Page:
The maximum number shares that may be issued or delivered to all nonemployee directors, in the aggregate, pursuant to the exercise of stock options or restricted stock or restricted stock units shall be 30% of all option or restricted stock shares available for awards, all of which may be granted in any calendar year.
The proxy also disclosed to stockholders that “the number, types and terms of awards to be made pursuant to the [EIP] are subject to the discretion of the Committee and have not been determined at this time, and will not be determined until subsequent stockholder approval.”
Although this approach of setting general limits and then exercising director discretion after approval of those general limits may arguably have been sufficient prior to Bancorp, annual limits of this kind may no longer be sufficient to garner the protections of the business judgment rule for board decisions on director pay. Companies that have in the past sought stockholder approval for annual limits on the equity awards that may be granted to individual nonemployee directors (either based on a dollar figure or number of shares, or a combination) may now find that more detailed approval is necessary to benefit from the protections of the business judgment rule. Further, there is no reason to assume that the Supreme Court’s holding is limited to equity awards. Companies seeking the protection of the business judgment rule should therefore consider soliciting stockholder approval of the cash portion of their director compensation programs, as well.
Nevertheless, it seems doubtful that the exercise of any discretion following stockholder approval will be fatal to asserting a stockholder ratification defense. Formula plans, for example, typically allow the board of directors to terminate the plan without seeking stockholder approval. Would grants under a formula plan constitute an exercise of discretion in a year when the board elected not to terminate the plan? That seems unlikely. Similarly, would an exercise of discretion to elect between stock options and restricted stock units in any year when the value of the individual annual grant had previously been approved by stockholders be subject to an entire fairness review? Again, it is hard to see how this would not be within the scope of a prior stockholder approval.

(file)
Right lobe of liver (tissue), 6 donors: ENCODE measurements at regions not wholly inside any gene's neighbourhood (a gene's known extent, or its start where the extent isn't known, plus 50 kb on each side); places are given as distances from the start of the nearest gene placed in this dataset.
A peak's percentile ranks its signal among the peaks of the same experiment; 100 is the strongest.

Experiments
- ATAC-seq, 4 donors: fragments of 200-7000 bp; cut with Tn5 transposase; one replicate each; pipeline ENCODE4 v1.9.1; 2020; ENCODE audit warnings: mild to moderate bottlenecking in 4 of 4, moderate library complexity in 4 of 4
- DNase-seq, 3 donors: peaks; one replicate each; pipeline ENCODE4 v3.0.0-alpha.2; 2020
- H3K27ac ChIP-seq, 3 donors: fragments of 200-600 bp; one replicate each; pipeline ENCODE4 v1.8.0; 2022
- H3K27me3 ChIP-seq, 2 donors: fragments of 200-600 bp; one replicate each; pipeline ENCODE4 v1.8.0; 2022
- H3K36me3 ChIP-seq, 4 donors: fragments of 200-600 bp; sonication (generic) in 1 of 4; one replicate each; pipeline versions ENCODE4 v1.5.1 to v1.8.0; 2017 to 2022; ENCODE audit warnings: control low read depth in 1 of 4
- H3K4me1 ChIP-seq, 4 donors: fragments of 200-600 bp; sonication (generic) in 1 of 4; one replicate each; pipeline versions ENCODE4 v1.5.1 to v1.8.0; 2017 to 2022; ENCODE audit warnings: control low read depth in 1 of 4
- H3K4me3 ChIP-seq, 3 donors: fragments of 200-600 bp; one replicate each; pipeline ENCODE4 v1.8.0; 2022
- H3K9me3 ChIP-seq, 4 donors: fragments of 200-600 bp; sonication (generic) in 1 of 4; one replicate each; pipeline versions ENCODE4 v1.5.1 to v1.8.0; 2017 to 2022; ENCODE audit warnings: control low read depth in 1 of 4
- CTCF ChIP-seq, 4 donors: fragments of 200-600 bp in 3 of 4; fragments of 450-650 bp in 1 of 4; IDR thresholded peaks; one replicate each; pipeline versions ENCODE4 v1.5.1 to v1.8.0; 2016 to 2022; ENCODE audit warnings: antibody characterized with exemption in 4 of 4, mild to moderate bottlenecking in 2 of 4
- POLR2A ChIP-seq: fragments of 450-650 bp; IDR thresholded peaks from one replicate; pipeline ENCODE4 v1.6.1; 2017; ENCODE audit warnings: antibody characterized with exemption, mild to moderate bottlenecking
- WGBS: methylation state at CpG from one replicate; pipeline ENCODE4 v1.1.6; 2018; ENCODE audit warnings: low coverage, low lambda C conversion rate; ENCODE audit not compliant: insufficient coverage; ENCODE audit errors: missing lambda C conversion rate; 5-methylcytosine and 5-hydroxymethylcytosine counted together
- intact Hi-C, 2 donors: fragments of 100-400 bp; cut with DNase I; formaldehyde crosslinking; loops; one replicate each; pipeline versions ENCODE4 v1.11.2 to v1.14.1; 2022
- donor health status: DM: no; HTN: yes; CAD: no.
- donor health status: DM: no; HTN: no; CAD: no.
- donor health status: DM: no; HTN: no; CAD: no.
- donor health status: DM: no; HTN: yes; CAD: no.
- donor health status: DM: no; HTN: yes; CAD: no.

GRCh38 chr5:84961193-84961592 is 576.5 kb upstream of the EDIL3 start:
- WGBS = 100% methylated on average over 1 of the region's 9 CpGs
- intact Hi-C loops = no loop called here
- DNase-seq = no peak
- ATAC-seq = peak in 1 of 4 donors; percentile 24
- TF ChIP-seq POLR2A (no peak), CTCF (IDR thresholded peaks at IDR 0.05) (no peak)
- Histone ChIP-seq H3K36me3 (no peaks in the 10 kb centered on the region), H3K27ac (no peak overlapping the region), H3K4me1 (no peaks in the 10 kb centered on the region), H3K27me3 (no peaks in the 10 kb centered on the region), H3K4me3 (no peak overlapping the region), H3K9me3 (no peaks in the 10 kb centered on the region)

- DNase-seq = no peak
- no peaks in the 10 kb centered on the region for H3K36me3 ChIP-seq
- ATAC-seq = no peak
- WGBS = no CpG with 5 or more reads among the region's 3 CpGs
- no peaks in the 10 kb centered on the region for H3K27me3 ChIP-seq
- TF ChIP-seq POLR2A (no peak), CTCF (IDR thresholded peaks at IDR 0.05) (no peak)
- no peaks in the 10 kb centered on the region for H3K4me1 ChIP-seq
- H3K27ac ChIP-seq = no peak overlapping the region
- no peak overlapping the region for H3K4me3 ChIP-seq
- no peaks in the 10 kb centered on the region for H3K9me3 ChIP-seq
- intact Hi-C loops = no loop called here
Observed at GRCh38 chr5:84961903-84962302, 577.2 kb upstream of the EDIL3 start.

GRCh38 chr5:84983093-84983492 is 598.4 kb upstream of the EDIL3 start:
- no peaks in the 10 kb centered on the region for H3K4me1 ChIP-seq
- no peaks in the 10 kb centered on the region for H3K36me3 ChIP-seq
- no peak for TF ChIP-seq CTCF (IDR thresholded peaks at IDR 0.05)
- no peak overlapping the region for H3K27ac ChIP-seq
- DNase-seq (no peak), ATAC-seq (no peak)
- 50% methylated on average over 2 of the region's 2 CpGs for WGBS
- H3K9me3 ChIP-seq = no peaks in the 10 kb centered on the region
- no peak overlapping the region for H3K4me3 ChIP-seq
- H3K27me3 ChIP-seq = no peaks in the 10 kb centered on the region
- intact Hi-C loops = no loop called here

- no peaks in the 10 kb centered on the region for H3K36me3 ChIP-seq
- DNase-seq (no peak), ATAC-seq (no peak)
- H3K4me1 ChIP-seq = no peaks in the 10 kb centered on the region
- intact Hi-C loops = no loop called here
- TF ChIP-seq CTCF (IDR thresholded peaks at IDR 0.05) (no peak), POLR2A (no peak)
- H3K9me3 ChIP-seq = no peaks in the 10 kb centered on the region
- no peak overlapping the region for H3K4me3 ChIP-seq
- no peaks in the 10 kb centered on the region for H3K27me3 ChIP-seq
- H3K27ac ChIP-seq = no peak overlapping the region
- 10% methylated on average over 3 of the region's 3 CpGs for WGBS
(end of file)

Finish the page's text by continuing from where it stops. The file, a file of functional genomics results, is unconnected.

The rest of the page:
Even if “meaningful limits” on board discretion imposed by the scope of stockholder approval no longer ensure the protection of the business judgment rule, such limits may nevertheless offer some practical protection from challenges to discretionary awards. As noted by the Court of Chancery in Sample, although it does not preclude a claim, “the fact of stockholder approval might have some bearing on consideration of a fiduciary claim…”
The “broad” or “general” parameters ratified by the stockholders in both Sample and Bancorp afforded the directors the ability to grant awards that plaintiffs could successfully plead were unfair and excessive. Making a credible claim when directors are required to operate within “meaningful limits” is likely to be more difficult. Further, to the extent the range of possible award values within the meaningful limits is generally consistent with peer group levels, stockholders would have a difficult time alleging the grant of those awards was not entirely fair. In Bancorp, the Supreme Court pointed to some problematic areas in Investor Bancorp’s EIP: (i) the significant increase in year-over-year payouts; (ii) the disparity between the compensation awarded at Investors Bancorp and its similarly situated peers; (iii) the total magnitude of the payouts as compared to New York finance firms; and (iv) the timing of the awards, which occurred just days after the stockholders approved general parameters.
In addition to the claims related to nonemployee director compensation, the plaintiff in Bancorpalso challenged awards made to two executive directors. The director defendants attempted to have those claims dismissed for failure to make a demand on the board in accordance with Court of Chancery Rule 23.1 based on the position that these were not self-dealing transactions.